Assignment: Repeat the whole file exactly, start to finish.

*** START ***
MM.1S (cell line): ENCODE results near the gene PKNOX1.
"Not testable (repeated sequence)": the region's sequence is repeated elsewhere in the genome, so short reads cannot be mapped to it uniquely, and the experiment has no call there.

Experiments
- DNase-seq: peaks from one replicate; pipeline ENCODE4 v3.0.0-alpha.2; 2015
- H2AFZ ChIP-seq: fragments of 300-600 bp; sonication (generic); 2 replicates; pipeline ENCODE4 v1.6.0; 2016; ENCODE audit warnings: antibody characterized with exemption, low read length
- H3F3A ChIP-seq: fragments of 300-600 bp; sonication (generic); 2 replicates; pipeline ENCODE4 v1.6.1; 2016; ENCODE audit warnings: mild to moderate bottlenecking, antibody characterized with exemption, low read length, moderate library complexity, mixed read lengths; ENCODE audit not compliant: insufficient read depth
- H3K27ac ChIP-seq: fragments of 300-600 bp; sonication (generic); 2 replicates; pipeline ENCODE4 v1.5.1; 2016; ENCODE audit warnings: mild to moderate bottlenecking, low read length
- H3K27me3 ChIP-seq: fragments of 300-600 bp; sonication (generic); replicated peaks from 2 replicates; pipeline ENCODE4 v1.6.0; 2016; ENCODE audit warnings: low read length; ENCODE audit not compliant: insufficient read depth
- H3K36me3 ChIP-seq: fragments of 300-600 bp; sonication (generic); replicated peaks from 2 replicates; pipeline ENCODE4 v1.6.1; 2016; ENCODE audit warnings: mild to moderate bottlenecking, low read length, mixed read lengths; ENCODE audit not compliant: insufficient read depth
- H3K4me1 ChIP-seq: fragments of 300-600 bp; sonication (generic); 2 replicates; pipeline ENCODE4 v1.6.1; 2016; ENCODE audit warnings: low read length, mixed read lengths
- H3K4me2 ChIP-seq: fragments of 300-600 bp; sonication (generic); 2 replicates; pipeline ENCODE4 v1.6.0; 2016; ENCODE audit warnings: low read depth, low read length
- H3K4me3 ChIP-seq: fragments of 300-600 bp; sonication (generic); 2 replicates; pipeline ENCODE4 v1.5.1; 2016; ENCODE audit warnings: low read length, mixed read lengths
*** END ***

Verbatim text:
MM.1S (cell line): ENCODE results near the gene PKNOX1.
"Not testable (repeated sequence)": the region's sequence is repeated elsewhere in the genome, so short reads cannot be mapped to it uniquely, and the experiment has no call there.

Experiments
- DNase-seq: peaks from one replicate; pipeline ENCODE4 v3.0.0-alpha.2; 2015
- H2AFZ ChIP-seq: fragments of 300-600 bp; sonication (generic); 2 replicates; pipeline ENCODE4 v1.6.0; 2016; ENCODE audit warnings: antibody characterized with exemption, low read length
- H3F3A ChIP-seq: fragments of 300-600 bp; sonication (generic); 2 replicates; pipeline ENCODE4 v1.6.1; 2016; ENCODE audit warnings: mild to moderate bottlenecking, antibody characterized with exemption, low read length, moderate library complexity, mixed read lengths; ENCODE audit not compliant: insufficient read depth
- H3K27ac ChIP-seq: fragments of 300-600 bp; sonication (generic); 2 replicates; pipeline ENCODE4 v1.5.1; 2016; ENCODE audit warnings: mild to moderate bottlenecking, low read length
- H3K27me3 ChIP-seq: fragments of 300-600 bp; sonication (generic); replicated peaks from 2 replicates; pipeline ENCODE4 v1.6.0; 2016; ENCODE audit warnings: low read length; ENCODE audit not compliant: insufficient read depth
- H3K36me3 ChIP-seq: fragments of 300-600 bp; sonication (generic); replicated peaks from 2 replicates; pipeline ENCODE4 v1.6.1; 2016; ENCODE audit warnings: mild to moderate bottlenecking, low read length, mixed read lengths; ENCODE audit not compliant: insufficient read depth
- H3K4me1 ChIP-seq: fragments of 300-600 bp; sonication (generic); 2 replicates; pipeline ENCODE4 v1.6.1; 2016; ENCODE audit warnings: low read length, mixed read lengths
- H3K4me2 ChIP-seq: fragments of 300-600 bp; sonication (generic); 2 replicates; pipeline ENCODE4 v1.6.0; 2016; ENCODE audit warnings: low read depth, low read length
- H3K4me3 ChIP-seq: fragments of 300-600 bp; sonication (generic); 2 replicates; pipeline ENCODE4 v1.5.1; 2016; ENCODE audit warnings: low read length, mixed read lengths